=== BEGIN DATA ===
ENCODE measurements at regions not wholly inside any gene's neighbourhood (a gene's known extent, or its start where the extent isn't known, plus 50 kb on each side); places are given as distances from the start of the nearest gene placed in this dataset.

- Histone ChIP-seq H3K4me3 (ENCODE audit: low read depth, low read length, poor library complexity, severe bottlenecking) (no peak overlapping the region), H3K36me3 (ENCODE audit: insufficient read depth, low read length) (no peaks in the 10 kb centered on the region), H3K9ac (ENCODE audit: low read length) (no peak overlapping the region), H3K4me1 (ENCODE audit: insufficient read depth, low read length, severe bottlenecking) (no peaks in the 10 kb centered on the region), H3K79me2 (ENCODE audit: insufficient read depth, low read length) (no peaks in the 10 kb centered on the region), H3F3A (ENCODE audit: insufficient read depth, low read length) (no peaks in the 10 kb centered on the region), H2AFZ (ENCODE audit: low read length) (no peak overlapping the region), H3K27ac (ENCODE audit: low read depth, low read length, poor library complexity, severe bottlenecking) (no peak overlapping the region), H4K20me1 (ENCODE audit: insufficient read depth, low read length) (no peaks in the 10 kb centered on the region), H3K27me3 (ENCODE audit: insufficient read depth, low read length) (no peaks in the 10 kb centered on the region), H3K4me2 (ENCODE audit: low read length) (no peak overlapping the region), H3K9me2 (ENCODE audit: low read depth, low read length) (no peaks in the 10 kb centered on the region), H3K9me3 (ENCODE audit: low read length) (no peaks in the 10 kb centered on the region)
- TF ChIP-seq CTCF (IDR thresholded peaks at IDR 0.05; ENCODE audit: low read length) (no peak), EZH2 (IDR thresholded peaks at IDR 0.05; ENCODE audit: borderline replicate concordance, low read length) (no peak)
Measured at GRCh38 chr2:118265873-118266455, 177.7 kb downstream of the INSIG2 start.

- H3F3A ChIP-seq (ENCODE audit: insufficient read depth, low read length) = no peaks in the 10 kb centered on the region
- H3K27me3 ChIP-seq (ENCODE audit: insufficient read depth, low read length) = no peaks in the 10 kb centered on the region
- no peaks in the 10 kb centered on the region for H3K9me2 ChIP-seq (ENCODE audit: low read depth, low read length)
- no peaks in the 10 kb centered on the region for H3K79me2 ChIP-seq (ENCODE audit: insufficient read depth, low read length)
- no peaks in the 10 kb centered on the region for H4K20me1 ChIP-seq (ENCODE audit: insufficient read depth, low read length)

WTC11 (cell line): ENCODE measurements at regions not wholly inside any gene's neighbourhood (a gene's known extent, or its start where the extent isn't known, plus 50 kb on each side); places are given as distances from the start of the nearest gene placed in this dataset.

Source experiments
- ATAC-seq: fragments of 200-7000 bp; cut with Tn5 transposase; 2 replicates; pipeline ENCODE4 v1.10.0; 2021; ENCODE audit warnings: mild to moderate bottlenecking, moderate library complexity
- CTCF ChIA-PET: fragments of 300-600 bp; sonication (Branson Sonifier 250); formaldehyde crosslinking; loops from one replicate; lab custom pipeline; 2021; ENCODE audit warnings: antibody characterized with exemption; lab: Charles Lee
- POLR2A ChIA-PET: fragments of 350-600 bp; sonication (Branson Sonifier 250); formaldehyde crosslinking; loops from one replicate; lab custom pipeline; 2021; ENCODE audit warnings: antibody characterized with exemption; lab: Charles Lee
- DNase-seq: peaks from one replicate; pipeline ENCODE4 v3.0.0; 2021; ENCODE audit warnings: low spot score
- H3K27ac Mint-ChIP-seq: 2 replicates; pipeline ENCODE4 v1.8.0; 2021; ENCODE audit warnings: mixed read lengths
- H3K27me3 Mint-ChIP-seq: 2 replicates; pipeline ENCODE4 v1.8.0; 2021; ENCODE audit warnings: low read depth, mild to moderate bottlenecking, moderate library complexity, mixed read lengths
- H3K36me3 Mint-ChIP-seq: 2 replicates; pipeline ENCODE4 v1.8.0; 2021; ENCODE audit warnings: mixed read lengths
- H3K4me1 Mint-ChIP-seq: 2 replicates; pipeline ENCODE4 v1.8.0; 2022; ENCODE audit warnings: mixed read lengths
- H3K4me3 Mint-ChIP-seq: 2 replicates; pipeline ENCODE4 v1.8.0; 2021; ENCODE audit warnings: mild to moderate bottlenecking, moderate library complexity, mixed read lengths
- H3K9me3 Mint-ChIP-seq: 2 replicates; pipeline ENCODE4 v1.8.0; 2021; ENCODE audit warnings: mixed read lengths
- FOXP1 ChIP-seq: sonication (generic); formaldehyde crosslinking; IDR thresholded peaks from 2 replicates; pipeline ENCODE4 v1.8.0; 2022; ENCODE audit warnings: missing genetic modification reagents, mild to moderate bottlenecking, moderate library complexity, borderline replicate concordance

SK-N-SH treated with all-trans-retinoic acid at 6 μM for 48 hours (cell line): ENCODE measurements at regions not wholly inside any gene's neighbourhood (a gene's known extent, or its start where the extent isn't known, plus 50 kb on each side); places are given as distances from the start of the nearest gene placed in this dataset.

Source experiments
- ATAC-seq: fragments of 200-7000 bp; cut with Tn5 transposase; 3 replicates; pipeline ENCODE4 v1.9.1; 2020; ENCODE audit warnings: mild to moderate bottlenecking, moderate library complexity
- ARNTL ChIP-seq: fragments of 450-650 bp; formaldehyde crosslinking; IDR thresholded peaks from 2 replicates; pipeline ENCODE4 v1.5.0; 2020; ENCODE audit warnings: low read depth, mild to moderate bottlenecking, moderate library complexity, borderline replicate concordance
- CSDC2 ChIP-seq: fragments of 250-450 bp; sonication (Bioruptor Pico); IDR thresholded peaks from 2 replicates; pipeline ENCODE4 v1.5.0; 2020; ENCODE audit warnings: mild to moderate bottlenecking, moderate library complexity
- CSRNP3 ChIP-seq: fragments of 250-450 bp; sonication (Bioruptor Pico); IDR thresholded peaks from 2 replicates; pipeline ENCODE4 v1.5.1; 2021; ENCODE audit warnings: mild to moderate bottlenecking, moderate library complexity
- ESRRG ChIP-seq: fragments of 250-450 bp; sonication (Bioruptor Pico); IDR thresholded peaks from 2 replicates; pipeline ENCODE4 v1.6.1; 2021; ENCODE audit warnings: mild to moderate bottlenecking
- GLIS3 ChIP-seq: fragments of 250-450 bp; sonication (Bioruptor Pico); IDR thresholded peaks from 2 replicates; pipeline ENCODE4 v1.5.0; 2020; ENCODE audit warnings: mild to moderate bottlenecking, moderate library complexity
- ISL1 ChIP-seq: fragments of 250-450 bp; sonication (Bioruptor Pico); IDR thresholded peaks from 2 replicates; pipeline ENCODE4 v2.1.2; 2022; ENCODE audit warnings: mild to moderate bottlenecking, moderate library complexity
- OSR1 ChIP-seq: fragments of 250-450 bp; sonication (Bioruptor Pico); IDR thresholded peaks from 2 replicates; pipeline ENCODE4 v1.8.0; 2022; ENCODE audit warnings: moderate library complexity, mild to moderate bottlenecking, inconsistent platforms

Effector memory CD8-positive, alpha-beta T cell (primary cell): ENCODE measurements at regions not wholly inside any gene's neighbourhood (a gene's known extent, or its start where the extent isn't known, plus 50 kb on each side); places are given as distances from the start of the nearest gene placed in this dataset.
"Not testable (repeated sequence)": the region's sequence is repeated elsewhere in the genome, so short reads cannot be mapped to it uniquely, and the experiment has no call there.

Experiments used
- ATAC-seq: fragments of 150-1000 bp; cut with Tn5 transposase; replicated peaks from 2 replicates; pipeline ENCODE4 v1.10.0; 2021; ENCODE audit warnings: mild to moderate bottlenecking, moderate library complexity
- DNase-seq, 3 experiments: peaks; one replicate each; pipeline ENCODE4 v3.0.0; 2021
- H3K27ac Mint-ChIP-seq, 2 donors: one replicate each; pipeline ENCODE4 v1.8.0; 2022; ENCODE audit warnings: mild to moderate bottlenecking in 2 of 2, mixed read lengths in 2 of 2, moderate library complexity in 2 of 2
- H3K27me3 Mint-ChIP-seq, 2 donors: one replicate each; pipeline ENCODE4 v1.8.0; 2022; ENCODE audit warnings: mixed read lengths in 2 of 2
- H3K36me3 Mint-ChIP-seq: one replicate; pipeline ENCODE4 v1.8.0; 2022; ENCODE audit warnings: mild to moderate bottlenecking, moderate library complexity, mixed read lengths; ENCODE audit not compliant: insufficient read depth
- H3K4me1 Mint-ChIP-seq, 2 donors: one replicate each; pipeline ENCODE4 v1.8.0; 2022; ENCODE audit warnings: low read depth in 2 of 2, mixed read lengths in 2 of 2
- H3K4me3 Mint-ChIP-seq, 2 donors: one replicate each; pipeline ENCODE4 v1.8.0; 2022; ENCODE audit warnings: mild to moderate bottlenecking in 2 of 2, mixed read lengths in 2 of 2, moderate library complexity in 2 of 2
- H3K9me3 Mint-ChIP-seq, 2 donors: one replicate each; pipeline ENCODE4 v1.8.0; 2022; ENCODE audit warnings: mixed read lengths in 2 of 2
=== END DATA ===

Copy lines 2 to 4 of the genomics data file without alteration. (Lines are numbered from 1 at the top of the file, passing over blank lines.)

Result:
- Histone ChIP-seq H3K4me3 (ENCODE audit: low read depth, low read length, poor library complexity, severe bottlenecking) (no peak overlapping the region), H3K36me3 (ENCODE audit: insufficient read depth, low read length) (no peaks in the 10 kb centered on the region), H3K9ac (ENCODE audit: low read length) (no peak overlapping the region), H3K4me1 (ENCODE audit: insufficient read depth, low read length, severe bottlenecking) (no peaks in the 10 kb centered on the region), H3K79me2 (ENCODE audit: insufficient read depth, low read length) (no peaks in the 10 kb centered on the region), H3F3A (ENCODE audit: insufficient read depth, low read length) (no peaks in the 10 kb centered on the region), H2AFZ (ENCODE audit: low read length) (no peak overlapping the region), H3K27ac (ENCODE audit: low read depth, low read length, poor library complexity, severe bottlenecking) (no peak overlapping the region), H4K20me1 (ENCODE audit: insufficient read depth, low read length) (no peaks in the 10 kb centered on the region), H3K27me3 (ENCODE audit: insufficient read depth, low read length) (no peaks in the 10 kb centered on the region), H3K4me2 (ENCODE audit: low read length) (no peak overlapping the region), H3K9me2 (ENCODE audit: low read depth, low read length) (no peaks in the 10 kb centered on the region), H3K9me3 (ENCODE audit: low read length) (no peaks in the 10 kb centered on the region)
- TF ChIP-seq CTCF (IDR thresholded peaks at IDR 0.05; ENCODE audit: low read length) (no peak), EZH2 (IDR thresholded peaks at IDR 0.05; ENCODE audit: borderline replicate concordance, low read length) (no peak)
Measured at GRCh38 chr2:118265873-118266455, 177.7 kb downstream of the INSIG2 start.